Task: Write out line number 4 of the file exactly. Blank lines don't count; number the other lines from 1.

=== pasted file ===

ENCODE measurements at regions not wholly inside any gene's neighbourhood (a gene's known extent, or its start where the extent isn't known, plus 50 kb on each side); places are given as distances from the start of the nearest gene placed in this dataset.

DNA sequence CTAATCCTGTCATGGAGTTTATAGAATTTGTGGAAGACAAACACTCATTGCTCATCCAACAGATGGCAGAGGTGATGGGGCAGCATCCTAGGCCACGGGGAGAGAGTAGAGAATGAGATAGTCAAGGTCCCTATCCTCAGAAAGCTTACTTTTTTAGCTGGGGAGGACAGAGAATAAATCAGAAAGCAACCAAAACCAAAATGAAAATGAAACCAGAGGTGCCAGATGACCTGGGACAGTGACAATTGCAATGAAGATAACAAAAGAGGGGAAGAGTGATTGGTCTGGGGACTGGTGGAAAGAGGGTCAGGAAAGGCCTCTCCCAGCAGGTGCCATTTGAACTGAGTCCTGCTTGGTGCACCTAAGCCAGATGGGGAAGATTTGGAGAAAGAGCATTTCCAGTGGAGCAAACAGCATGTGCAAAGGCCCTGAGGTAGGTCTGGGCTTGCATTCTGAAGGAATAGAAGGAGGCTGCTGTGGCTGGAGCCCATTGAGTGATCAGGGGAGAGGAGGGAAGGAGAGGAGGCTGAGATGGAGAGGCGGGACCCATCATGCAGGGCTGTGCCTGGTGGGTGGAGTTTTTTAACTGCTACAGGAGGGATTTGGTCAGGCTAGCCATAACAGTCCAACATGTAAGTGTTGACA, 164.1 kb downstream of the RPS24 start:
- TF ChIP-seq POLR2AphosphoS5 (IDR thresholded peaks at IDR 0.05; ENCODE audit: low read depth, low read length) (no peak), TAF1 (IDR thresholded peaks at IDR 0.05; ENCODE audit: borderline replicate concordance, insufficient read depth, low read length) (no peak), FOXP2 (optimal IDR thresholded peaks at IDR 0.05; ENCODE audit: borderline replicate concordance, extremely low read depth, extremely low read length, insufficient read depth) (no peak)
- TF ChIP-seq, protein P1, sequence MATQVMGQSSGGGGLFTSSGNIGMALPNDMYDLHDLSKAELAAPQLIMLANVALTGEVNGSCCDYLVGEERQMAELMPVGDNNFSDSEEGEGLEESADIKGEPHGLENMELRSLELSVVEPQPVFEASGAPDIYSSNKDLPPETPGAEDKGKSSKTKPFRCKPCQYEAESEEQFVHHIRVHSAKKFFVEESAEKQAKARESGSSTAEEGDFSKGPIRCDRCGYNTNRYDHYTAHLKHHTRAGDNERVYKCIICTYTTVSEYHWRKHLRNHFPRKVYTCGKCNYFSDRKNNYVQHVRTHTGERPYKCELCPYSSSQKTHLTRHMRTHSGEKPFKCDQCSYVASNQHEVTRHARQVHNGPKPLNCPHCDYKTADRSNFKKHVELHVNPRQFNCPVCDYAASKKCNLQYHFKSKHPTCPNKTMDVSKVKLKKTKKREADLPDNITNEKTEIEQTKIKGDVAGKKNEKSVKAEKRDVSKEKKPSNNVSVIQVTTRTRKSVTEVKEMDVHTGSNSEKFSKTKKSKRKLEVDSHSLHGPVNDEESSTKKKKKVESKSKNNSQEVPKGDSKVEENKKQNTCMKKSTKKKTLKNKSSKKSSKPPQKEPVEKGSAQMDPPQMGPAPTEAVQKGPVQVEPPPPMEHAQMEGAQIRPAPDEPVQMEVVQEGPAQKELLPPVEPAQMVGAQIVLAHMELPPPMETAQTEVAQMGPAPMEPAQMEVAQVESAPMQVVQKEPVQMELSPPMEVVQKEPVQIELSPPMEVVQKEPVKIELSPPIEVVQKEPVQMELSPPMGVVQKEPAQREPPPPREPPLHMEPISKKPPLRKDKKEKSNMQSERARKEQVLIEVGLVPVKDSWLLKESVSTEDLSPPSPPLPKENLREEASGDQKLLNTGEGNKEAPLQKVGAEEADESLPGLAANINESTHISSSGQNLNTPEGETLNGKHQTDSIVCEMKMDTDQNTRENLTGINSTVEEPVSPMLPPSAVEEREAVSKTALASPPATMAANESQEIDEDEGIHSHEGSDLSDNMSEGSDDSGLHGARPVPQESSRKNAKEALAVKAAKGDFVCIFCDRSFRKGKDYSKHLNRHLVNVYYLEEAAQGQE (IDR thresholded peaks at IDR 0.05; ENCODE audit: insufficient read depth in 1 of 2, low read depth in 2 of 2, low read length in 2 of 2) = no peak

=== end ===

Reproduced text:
- TF ChIP-seq, protein P1, sequence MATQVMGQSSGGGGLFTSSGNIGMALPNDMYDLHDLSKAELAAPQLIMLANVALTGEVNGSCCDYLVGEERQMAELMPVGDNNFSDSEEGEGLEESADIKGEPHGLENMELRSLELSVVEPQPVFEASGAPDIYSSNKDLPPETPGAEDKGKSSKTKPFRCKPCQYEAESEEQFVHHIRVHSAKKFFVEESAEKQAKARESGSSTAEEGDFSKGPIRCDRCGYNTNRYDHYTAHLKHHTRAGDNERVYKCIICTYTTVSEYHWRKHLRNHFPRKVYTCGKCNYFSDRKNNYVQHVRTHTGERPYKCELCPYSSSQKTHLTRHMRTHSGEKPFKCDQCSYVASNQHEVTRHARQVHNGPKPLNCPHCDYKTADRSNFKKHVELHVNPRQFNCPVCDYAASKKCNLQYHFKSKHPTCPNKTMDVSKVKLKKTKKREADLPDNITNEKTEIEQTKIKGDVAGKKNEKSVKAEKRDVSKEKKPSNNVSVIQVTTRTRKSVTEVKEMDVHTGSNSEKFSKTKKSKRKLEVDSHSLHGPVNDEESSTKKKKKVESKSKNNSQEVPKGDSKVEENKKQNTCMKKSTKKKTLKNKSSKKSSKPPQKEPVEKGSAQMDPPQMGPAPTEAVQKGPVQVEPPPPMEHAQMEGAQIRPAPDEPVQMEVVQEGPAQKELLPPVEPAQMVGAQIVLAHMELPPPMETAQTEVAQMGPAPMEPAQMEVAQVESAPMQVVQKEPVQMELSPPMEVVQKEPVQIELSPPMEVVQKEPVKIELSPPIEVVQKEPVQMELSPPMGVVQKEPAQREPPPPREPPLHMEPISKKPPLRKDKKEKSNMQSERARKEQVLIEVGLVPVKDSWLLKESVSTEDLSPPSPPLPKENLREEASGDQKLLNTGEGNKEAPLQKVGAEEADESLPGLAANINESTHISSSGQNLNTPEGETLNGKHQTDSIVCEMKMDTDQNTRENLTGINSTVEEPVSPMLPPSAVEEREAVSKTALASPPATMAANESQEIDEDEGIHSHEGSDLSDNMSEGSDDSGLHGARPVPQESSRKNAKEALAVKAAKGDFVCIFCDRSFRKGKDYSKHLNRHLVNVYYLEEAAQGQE (IDR thresholded peaks at IDR 0.05; ENCODE audit: insufficient read depth in 1 of 2, low read depth in 2 of 2, low read length in 2 of 2) = no peak